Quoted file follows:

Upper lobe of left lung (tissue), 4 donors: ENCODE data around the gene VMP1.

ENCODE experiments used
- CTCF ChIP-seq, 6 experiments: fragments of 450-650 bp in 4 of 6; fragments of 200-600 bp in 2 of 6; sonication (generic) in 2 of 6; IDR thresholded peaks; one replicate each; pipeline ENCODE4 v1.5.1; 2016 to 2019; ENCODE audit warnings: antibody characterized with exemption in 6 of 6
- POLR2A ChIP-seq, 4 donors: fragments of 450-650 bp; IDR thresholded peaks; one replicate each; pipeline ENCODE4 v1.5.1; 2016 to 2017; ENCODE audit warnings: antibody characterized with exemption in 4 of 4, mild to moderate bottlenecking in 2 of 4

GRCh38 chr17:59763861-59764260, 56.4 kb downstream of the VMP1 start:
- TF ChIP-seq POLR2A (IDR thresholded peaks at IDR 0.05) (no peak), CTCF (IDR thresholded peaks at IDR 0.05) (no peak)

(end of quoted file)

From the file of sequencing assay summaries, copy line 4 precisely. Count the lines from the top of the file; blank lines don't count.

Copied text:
- POLR2A ChIP-seq, 4 donors: fragments of 450-650 bp; IDR thresholded peaks; one replicate each; pipeline ENCODE4 v1.5.1; 2016 to 2017; ENCODE audit warnings: antibody characterized with exemption in 4 of 4, mild to moderate bottlenecking in 2 of 4